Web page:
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Three wise men: Italy’s winemakers

No one has a better grasp of Italy’s current wine scene than the professional winemakers who work the length and breadth of the country. For an insider’s view, Carla Capalbo spoke to three of the best...

Three wise men: Lorenzo Landi

Having worked for some of the country’s most enterprising estates, Lorenzo Landi is a well-known figure in the Italian wine world.

‘Studying agronomy came naturally in my family: it was the subject of choice for both my father and brother,’ says Landi with his soft, Tuscan lilt. ‘Wine came naturally for us too. There weren’t many job opportunities for agronomists so I also studied viticulture and oenology.’

Landi, 50, grew up in Pescia, in northern Tuscany. After his masters he worked in a cellar in Burgundy. ‘I learned how they vinify but also to respect – and protect – the grapes. In the end, there’s not so much complication behind great wine.’

His first job was in Vinci, at the Cantine Leonardo da Vinci cooperative. After five years he moved to Saiagricola, the group of farms belonging to one of Italy’s largest insurance companies. (Under Italian law, these companies must invest in property assets.) There he met Denis Dubourdieu, its consultant since 1995, and with whom he later also collaborated at Lungarotti in Umbria. ‘Working with Denis has been a rare, formative experience that’s covered every aspect of winemaking, from managing the vines and tasting, to handling climate change,’ he says.

‘For me, the direction an estate takes should come from its owners. I’m there to help them achieve the kind of wine they want to produce. But, at the same time, you can’t go against the uniqueness of a place. So you could say that mine is an absence of style: each area has its own wine, which will come out naturally if we let it and don’t impose a personal style that’s the same wherever the wine is made.’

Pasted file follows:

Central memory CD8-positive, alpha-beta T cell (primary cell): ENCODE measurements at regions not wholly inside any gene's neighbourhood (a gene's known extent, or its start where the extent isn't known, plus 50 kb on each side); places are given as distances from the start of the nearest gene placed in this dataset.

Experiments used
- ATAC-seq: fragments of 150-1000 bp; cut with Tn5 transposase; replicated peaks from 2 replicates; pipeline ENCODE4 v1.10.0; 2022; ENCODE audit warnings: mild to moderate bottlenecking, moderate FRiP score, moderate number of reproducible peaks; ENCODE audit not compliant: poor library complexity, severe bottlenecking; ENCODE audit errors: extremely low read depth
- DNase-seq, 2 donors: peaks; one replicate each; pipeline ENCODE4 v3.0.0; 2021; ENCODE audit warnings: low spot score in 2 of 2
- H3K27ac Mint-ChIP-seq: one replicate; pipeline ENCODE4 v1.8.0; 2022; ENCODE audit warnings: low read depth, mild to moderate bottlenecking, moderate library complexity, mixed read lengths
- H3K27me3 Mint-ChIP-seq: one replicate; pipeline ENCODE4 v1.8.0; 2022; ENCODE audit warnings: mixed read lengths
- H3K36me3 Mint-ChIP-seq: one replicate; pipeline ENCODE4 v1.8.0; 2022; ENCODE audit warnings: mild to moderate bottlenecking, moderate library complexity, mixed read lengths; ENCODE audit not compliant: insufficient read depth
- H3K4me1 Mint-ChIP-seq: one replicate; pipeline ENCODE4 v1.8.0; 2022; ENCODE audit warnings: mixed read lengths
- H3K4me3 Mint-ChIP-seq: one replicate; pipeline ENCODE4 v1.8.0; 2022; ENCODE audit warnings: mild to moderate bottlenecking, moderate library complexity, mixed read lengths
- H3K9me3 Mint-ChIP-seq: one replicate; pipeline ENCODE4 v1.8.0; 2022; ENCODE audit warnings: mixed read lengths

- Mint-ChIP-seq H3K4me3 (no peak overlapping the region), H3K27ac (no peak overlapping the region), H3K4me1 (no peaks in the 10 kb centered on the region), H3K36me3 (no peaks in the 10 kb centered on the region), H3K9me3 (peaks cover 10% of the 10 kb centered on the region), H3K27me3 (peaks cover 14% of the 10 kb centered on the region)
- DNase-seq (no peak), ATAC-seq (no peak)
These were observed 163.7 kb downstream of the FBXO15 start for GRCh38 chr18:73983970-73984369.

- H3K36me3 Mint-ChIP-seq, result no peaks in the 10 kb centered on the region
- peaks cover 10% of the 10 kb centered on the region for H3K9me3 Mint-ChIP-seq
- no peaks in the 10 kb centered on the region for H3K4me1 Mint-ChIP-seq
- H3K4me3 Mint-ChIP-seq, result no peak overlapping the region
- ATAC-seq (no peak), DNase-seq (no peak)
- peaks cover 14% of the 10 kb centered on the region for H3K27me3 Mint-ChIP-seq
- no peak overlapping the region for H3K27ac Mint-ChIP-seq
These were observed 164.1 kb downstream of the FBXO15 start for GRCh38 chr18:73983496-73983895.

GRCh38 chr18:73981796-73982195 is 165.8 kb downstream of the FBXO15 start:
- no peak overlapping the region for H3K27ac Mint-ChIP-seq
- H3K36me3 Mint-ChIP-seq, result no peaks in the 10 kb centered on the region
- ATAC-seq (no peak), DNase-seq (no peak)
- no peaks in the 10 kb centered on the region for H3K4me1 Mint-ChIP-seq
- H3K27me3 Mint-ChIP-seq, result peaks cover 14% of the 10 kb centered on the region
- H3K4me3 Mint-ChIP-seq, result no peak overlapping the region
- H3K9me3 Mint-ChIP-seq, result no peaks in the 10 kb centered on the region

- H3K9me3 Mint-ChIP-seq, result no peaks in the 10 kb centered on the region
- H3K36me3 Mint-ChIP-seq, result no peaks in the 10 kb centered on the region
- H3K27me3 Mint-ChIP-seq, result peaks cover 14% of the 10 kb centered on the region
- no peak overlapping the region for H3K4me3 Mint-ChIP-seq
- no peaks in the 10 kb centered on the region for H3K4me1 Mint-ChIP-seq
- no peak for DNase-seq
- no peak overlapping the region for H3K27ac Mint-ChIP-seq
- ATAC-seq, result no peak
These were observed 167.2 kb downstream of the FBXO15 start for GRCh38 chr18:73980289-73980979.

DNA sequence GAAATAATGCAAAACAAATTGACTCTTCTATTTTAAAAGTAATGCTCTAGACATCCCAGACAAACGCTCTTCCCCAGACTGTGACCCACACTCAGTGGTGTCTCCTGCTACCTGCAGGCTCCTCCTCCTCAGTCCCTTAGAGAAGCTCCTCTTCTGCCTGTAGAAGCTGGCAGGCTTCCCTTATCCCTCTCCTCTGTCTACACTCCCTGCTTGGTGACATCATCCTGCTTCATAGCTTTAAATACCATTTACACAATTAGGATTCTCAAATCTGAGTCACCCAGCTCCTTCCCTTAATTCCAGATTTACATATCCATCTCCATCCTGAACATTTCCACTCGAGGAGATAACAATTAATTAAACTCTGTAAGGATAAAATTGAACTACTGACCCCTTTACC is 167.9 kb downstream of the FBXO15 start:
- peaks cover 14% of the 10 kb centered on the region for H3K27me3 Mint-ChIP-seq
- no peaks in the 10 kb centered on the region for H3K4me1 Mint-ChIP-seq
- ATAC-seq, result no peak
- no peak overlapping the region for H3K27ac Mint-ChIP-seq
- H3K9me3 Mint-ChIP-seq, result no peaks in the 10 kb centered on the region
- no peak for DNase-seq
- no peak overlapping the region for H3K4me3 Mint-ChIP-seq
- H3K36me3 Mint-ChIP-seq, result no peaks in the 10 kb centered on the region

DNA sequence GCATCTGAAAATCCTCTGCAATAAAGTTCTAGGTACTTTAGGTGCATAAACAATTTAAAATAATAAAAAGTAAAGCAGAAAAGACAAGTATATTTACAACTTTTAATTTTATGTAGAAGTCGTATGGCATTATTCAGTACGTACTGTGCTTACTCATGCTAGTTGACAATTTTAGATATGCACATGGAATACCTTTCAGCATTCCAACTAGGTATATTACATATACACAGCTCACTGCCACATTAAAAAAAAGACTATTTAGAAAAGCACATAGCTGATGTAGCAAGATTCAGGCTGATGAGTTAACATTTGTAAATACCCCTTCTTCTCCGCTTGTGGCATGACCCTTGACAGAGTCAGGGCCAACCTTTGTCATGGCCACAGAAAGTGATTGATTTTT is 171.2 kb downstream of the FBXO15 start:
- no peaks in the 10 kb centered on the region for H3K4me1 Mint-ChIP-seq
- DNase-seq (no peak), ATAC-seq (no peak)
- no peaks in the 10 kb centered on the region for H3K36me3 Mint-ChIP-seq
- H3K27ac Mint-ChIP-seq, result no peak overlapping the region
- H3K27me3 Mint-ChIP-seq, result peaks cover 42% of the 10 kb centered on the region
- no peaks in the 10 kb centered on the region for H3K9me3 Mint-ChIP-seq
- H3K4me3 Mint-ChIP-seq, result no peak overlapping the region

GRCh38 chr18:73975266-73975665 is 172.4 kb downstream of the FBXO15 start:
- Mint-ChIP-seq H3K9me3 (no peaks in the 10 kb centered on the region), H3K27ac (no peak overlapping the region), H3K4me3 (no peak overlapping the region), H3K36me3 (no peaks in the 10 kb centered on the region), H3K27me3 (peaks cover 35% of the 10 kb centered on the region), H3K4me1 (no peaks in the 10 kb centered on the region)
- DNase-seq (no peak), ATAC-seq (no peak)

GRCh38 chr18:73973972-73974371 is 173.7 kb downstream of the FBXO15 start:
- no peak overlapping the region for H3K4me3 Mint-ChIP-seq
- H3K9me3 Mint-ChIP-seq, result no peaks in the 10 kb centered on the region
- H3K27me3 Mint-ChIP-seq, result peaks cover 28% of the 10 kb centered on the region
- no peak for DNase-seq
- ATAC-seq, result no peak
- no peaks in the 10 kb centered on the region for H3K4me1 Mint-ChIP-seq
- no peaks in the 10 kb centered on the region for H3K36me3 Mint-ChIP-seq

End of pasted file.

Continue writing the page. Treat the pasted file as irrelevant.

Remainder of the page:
Nurturing potential

Landi consults for estates across Italy. ‘I’m particularly interested in varieties that produce original, long-living wines, and that’s true of many – but not all – of the indigenous types. I think Aglianico at Taurasi or in Basilicata, Etna’s Nerello Mascalese, and even Puglia’s Nero di Troia all have huge potential. As does Sardinian Cannonau. When I began to work with that, I thought its sweet, rosy tones were due to over-ripeness, but I now see that they’re an integral, attractive, part of its character.’

Landi makes mineral whites from Pinot Bianco and Sauvignon Blanc in Friuli. ‘I’m particularly excited by Verdicchio in Le Marche, and Pecorino inAbruzzo,’ he says. He works with Sangiovese all over Tuscany but also near Rimini, in Romagna, in an area that’s just as hot.

How does he feel about the future of Italian wine? ‘We’re in full growth now. After all, most quality Italian wines have only been made for 20 years. So we’re like children, still developing. I worry that we’ve tended to follow market fashions, which is not great in wine: first with huge, overconcentrated wines, and now with subtler, more fruit-driven wines that also risk being too similar. In the top areas we need to focus more on wines that are pure and long-living, more territorial and distinctive. We should slow down and give them the time to develop. We’ve got amazing raw materials and soils, we just need to grow up a bit more.

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